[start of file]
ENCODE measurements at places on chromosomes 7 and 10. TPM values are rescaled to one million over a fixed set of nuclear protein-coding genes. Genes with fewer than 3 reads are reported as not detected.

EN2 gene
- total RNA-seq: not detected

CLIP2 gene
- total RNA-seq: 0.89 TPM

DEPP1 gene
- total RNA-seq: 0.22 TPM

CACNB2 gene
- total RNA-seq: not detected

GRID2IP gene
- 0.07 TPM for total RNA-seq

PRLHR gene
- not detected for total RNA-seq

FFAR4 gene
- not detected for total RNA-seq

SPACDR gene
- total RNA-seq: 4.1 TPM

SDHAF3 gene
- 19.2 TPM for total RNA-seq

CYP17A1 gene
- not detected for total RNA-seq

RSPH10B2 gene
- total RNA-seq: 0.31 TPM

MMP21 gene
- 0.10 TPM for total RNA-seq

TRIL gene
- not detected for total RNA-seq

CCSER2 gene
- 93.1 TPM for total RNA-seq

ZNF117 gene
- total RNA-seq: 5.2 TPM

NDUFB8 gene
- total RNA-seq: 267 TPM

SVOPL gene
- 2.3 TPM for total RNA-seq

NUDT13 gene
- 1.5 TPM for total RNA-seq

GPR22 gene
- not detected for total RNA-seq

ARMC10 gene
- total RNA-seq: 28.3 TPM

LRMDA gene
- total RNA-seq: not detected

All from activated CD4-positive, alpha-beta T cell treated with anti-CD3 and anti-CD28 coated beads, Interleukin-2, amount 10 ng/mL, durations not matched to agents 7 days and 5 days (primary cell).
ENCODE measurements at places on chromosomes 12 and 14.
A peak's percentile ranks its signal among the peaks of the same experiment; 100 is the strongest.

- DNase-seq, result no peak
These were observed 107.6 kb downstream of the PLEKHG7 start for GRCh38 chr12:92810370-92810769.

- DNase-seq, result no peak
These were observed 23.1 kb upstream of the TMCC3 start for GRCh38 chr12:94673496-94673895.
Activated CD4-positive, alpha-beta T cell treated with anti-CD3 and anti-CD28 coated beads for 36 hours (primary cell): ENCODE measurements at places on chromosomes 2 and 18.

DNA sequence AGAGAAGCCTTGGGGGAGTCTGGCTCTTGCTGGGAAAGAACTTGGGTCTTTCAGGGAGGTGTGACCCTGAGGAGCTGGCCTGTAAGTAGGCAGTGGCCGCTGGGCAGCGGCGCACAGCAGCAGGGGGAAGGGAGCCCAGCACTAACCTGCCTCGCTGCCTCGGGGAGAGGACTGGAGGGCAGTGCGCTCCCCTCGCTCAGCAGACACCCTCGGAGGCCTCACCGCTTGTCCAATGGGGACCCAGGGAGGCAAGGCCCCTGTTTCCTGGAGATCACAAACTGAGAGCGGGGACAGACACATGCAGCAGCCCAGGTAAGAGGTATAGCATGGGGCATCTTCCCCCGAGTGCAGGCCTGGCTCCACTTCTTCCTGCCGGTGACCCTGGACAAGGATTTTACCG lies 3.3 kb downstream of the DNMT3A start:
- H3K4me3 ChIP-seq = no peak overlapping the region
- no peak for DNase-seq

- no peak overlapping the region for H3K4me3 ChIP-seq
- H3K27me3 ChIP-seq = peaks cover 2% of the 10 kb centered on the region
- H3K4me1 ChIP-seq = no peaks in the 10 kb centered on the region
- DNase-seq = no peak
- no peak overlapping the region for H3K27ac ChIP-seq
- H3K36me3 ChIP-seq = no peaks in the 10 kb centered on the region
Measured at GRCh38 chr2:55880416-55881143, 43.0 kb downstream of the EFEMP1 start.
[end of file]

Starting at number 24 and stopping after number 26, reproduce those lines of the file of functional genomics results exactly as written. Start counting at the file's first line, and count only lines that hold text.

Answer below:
MMP21 gene
- 0.10 TPM for total RNA-seq

TRIL gene